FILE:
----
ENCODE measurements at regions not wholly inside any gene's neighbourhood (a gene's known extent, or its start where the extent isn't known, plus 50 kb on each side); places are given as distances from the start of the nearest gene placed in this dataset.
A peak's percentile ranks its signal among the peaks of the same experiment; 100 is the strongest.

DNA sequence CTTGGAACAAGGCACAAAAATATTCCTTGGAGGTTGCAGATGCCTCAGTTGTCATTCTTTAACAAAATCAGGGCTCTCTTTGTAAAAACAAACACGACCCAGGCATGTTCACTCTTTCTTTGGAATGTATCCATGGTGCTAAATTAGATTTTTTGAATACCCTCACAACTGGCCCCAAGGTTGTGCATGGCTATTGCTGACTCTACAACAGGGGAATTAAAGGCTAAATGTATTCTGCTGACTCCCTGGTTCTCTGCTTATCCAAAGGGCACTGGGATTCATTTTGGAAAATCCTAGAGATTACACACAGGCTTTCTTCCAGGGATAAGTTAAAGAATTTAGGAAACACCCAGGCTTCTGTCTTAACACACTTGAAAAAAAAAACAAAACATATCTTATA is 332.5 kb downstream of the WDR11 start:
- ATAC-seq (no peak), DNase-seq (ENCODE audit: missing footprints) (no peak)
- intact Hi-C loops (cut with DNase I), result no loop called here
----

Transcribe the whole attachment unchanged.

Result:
ENCODE measurements at regions not wholly inside any gene's neighbourhood (a gene's known extent, or its start where the extent isn't known, plus 50 kb on each side); places are given as distances from the start of the nearest gene placed in this dataset.
A peak's percentile ranks its signal among the peaks of the same experiment; 100 is the strongest.

DNA sequence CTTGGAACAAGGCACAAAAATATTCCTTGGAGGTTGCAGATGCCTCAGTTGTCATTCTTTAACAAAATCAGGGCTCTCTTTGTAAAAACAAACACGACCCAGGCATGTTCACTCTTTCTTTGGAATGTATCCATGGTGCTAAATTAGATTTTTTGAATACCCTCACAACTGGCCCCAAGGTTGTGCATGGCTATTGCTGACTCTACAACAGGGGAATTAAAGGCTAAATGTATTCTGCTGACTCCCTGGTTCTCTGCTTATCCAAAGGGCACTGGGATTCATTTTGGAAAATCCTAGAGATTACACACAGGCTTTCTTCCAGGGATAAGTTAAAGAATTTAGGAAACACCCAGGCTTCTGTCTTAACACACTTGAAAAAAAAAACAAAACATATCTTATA is 332.5 kb downstream of the WDR11 start:
- ATAC-seq (no peak), DNase-seq (ENCODE audit: missing footprints) (no peak)
- intact Hi-C loops (cut with DNase I), result no loop called here